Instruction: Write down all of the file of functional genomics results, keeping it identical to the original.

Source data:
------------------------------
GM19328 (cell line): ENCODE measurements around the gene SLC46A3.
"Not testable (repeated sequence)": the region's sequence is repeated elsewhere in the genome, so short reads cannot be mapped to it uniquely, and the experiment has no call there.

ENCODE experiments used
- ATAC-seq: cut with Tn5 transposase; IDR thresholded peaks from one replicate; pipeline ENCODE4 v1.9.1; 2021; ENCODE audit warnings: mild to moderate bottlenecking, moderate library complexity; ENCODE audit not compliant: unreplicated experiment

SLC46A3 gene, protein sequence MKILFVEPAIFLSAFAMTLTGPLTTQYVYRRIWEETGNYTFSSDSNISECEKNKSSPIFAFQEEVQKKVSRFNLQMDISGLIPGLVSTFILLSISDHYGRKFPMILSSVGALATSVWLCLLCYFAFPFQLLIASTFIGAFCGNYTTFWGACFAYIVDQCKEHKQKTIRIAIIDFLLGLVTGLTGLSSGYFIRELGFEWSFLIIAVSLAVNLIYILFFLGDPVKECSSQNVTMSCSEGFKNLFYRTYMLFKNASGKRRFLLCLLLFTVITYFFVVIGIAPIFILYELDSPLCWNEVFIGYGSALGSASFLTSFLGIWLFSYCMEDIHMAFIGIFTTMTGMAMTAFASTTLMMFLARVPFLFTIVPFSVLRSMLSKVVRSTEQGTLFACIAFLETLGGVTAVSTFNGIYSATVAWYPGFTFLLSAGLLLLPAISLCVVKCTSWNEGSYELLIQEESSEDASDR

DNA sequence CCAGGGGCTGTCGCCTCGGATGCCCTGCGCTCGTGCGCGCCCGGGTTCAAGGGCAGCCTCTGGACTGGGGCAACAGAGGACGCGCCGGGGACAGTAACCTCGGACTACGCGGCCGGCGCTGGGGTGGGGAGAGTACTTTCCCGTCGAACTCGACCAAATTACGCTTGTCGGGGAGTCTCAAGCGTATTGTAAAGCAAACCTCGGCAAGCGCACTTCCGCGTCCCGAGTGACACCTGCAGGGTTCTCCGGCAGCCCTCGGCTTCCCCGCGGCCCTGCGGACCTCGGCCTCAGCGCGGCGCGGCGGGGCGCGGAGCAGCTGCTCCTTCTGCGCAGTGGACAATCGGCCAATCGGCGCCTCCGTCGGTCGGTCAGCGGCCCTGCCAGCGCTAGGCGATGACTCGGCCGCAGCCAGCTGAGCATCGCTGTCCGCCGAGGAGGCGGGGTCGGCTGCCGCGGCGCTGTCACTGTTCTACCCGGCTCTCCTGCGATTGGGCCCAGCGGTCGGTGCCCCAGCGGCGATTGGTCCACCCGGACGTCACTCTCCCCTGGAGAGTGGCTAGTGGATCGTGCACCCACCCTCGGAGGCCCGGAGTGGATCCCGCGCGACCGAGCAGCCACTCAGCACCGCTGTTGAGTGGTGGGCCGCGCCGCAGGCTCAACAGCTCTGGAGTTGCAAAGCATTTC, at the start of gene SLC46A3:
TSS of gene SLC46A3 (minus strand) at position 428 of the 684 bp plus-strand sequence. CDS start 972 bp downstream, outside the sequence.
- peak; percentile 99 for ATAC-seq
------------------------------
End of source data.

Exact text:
GM19328 (cell line): ENCODE measurements around the gene SLC46A3.
"Not testable (repeated sequence)": the region's sequence is repeated elsewhere in the genome, so short reads cannot be mapped to it uniquely, and the experiment has no call there.

ENCODE experiments used
- ATAC-seq: cut with Tn5 transposase; IDR thresholded peaks from one replicate; pipeline ENCODE4 v1.9.1; 2021; ENCODE audit warnings: mild to moderate bottlenecking, moderate library complexity; ENCODE audit not compliant: unreplicated experiment

SLC46A3 gene, protein sequence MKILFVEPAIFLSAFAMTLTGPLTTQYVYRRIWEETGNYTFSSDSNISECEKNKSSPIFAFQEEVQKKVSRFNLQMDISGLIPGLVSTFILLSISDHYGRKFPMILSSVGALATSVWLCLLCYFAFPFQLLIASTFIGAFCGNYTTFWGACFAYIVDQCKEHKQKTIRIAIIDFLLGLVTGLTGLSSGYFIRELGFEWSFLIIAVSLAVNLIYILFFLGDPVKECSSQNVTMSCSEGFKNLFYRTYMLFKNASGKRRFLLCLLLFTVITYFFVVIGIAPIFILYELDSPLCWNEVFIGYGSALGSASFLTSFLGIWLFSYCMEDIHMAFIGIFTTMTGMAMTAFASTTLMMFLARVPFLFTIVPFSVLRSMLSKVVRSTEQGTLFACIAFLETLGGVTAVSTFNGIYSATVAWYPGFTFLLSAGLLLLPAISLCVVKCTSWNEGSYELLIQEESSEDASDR

DNA sequence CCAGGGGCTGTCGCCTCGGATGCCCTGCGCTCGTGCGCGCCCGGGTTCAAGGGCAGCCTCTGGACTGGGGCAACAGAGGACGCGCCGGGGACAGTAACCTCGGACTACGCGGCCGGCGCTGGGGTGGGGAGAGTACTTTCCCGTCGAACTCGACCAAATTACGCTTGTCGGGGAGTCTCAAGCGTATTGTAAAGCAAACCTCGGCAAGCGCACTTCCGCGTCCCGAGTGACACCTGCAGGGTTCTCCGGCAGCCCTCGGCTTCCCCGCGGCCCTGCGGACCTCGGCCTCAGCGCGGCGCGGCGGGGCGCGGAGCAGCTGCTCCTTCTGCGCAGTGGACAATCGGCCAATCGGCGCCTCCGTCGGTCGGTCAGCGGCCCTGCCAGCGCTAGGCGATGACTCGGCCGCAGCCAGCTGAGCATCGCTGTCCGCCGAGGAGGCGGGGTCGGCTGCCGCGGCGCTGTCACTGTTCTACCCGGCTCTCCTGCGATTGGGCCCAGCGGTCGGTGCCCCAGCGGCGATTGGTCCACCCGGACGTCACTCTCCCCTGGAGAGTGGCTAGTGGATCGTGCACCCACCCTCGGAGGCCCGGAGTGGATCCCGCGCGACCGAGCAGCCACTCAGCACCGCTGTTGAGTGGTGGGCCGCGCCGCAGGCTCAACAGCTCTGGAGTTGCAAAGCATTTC, at the start of gene SLC46A3:
TSS of gene SLC46A3 (minus strand) at position 428 of the 684 bp plus-strand sequence. CDS start 972 bp downstream, outside the sequence.
- peak; percentile 99 for ATAC-seq